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so woh uodwl hte rphag kloo fro piernot x ssxsreeep lal of the ippeoest derespxes by ionterp y, but npeotir y sedo nto spresxe all fo teh iosepetp desspeerx yb ireonpt ?x

drw  then some anti-X cannot relocate to Y even Y is added at whatever high dose. at this condition, the line can never touch the axis-Y. on the contrary, if Y express all epitopes on the X, but X does not express all epitopes on the Y, that means some Y epitopes are not seen on X. at this condition, I don't know what will be the line looked like. +1  
medbound57  I think that the line's downward slope would be steeper, since Y has more sites that the antibody would bind to. +  

submitted by usmleboy(13),

An antibody can only recognize a single epitope. Since we see the more Y added leads to less X bound, then you can reason they share the same binding sites, and Y is overpowering X.

srmtn  OMG this is the reason why! thank you!!! +  
srmtn  but there are antibodies that can interact with 10 epitopes...example IgM... sorry got lost again :( +  

submitted by rhizopusmucor(1),
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I ufdno h,sit I tnkhi ti iegsv indak of na aenoinxpl:ta fI teh isogrneres of log A'()A/( -1) on lg-o B is nilaer wtih a elpos fo -,1 tnhe thsi inceatdsi ttah the inaogstman is toepiivmetc adn yb dientnfoii eth gnstaio and oannsttgia tca at het EMAS itogncineor siest. oS blsaiclya hte omre yuo dad Y, the lses X si obun,d cwihh neams htye aveh a aems uasurclttr oennpmoct pet(pe)oi nda tmus cat no hte sema siet? on'tD nkwo fi isht kasem .seens..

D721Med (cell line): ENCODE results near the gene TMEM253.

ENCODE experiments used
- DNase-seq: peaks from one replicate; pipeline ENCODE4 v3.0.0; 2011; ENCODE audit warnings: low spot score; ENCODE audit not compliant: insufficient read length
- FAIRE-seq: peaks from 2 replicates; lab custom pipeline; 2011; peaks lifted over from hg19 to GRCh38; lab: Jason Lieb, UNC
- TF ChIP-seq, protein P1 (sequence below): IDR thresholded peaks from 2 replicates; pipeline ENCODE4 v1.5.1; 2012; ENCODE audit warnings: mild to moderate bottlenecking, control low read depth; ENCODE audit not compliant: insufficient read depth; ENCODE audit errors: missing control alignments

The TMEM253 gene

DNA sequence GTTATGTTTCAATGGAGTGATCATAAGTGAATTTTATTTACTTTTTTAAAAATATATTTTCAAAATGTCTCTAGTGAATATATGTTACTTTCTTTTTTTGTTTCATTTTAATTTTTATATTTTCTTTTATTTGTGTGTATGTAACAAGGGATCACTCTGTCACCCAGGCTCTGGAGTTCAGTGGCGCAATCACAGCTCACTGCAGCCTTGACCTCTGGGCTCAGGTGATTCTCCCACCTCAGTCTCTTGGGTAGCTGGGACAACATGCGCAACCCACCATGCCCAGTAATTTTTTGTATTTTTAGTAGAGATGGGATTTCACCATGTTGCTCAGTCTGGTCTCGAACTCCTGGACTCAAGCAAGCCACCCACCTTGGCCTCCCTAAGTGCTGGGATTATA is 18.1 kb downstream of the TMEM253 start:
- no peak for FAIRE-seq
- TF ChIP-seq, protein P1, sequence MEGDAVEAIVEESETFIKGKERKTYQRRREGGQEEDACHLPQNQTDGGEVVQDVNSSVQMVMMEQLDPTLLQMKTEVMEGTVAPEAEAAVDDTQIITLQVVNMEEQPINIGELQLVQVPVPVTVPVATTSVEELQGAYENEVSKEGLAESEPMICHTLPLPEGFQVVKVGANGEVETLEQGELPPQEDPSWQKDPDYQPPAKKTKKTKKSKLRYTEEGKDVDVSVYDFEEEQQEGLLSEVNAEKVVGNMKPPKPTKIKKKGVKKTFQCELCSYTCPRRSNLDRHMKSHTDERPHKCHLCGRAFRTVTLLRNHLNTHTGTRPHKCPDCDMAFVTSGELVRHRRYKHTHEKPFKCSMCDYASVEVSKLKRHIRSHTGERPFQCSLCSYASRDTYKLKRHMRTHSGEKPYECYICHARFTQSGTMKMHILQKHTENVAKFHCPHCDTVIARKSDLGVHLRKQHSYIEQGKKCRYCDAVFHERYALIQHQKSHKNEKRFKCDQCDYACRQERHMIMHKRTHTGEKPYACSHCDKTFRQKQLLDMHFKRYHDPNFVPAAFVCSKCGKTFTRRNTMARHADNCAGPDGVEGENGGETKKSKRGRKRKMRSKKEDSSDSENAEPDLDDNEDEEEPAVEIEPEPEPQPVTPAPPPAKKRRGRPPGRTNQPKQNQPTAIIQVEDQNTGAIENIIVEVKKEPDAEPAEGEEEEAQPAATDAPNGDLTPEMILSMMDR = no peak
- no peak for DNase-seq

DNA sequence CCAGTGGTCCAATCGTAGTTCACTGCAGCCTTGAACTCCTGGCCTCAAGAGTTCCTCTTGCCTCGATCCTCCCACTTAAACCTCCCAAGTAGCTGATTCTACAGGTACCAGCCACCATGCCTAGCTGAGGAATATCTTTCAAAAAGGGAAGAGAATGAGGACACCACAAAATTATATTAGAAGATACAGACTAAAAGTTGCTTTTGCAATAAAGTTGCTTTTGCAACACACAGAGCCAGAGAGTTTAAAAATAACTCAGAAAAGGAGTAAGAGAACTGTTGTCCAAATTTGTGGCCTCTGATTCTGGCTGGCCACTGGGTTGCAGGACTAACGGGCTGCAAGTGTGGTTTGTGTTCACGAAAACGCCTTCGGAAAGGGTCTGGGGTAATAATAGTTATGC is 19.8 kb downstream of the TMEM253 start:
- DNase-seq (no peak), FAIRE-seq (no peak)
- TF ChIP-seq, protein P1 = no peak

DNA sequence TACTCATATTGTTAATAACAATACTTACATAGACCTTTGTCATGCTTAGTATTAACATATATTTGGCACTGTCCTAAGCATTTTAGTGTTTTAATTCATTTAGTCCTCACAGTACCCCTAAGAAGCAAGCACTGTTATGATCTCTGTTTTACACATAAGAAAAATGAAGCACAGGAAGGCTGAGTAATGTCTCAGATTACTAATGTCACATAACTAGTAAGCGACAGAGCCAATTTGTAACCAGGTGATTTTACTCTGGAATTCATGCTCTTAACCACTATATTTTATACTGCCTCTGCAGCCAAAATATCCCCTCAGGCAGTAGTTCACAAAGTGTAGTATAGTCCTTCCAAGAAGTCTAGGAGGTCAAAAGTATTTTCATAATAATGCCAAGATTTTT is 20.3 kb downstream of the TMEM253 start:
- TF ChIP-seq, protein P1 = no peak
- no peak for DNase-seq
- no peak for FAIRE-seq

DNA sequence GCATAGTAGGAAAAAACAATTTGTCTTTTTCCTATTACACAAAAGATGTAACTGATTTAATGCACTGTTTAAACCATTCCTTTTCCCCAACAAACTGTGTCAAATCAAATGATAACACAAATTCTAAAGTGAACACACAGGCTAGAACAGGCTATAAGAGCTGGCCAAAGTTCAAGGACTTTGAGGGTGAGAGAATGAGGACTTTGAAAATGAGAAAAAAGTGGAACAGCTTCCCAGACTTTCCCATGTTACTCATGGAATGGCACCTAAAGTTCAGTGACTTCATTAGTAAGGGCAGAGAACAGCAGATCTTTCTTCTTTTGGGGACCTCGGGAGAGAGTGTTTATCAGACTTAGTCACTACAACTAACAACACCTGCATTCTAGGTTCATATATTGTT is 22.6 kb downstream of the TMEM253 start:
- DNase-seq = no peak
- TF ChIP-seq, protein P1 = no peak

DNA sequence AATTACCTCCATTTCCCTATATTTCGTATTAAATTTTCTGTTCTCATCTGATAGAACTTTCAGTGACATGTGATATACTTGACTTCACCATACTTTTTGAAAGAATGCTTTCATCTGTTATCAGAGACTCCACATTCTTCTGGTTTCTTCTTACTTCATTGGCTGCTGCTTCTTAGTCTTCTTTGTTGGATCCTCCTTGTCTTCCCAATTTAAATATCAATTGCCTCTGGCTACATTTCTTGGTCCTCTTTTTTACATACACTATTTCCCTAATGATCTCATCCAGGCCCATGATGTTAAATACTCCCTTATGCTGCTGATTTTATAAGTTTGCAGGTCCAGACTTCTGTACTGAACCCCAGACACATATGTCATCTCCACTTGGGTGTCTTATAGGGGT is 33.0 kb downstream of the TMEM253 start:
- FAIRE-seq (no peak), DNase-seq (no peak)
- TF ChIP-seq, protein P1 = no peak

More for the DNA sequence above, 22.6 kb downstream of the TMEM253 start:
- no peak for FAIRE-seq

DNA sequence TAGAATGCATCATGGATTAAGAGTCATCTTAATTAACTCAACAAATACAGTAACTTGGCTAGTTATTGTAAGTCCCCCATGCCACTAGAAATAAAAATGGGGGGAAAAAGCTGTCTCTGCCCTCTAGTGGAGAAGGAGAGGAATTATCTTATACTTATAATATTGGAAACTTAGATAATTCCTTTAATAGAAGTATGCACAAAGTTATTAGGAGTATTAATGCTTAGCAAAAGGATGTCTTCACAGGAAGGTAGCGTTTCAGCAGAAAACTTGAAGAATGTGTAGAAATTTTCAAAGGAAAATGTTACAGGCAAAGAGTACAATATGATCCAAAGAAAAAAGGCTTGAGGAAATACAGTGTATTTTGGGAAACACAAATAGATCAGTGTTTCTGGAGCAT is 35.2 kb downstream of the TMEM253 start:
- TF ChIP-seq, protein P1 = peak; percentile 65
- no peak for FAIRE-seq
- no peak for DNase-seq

submitted by stepwarrior(23),

this question was utter BS, but the way I justified "same epitopes" was that it said "in the context of anti-serum X," i.e., which epitopes would have been developed in the context of the antibodies present. It's unlikely that anti-X antibodies would bind to epitopes on Y that aren't on X. But you could argue there are theoretical epitopes on Y that could be bound by another antibody that doesn't exist in this scenario.

Very drawn out and took me 5 minutes to actually figure out on the test, honestly a waste of time in my opinion, but there you go.

submitted by ilikecheese(47),
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Hhig X is nobdu nhwe wol Y si ,ddeda dna olw X is bnduo when Y si de.dSda o YMBEA htye aer ipgcemont rof eht smea binnigd pstoitp/eepo eud to stih ihroilntpsae pe(tepio= aiynbodt dinigbn e??)????s ?i?t??

submitted by breis(53),
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yuro esugs si as dgoo sa n.................................i........e.................m...........

nala_ula  I spent so long on this question and same... hahaha +  

submitted by am.cassandre(0),
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aRn ocarss a inetosqu imlrisa ot shti ni enahtro oteqsuni kanb. nI ttha outneq,si rteeh wsa on engahc sa het nttanrienocco of teh nwe ieprtno saw d,aded hcwih etanm thta hte tow tpineros ddi tno ehsra iraslmi In siht ueq,ontsi het nbtdyiao is tjus yngtri to bidn sit ptpe,oie os ndgiad mero ro y aesmn ssle gnidnib of irotnep x acubees eht nytaodib ovfsra the soirnept het m.ase